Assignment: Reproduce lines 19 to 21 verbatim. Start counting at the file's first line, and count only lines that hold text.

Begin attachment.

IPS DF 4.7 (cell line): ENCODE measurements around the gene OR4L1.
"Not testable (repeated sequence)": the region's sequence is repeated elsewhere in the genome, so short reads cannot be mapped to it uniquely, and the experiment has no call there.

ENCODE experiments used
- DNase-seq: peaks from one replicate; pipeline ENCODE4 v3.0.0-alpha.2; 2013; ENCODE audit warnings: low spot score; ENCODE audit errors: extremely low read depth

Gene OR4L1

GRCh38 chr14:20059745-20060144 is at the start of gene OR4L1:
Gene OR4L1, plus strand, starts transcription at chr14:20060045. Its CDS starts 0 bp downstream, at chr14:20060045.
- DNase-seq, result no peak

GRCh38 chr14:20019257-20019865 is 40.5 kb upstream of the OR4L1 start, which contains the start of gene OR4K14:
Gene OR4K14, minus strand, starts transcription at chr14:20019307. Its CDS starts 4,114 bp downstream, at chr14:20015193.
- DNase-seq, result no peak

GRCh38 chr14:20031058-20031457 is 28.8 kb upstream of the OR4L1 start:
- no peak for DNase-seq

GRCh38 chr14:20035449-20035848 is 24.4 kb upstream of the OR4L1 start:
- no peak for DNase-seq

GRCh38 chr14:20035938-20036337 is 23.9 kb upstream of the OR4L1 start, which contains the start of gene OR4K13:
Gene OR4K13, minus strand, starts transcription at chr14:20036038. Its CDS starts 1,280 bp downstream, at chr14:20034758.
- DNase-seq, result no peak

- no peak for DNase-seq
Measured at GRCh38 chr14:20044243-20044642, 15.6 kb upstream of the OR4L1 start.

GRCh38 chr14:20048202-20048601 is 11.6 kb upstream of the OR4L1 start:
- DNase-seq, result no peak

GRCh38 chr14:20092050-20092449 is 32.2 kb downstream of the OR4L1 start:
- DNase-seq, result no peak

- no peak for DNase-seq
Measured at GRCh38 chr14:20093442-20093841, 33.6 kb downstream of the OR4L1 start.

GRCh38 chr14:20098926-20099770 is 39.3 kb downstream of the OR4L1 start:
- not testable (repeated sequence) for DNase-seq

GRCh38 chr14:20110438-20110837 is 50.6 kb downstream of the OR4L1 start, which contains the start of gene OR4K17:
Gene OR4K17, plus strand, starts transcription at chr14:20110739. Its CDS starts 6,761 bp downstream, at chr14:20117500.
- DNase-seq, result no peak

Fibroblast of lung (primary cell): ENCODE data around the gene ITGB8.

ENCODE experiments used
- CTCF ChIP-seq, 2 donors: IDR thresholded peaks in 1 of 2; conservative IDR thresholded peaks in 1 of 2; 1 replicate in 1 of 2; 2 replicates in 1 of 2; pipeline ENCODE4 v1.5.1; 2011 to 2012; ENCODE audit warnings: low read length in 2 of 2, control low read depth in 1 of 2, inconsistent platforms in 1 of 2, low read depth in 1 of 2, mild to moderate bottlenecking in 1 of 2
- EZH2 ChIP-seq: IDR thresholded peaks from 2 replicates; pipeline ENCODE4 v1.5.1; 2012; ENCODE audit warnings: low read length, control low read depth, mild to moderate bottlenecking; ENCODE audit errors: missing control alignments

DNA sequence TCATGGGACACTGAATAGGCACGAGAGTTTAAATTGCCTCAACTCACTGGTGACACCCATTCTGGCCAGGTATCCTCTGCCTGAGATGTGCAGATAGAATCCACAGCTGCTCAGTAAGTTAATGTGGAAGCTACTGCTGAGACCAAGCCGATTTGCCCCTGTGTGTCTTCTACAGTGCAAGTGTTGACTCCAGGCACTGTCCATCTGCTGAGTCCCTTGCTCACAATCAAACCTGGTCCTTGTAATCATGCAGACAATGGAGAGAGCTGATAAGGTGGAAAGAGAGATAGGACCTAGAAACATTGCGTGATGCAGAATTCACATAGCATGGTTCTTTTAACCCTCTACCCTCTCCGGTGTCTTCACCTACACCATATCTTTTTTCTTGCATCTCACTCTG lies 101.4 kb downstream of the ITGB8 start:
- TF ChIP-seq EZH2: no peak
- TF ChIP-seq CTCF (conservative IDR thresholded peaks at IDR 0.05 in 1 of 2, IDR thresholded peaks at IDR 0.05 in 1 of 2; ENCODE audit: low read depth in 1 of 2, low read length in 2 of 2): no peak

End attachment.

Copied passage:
- no peak for DNase-seq
Measured at GRCh38 chr14:20044243-20044642, 15.6 kb upstream of the OR4L1 start.

GRCh38 chr14:20048202-20048601 is 11.6 kb upstream of the OR4L1 start: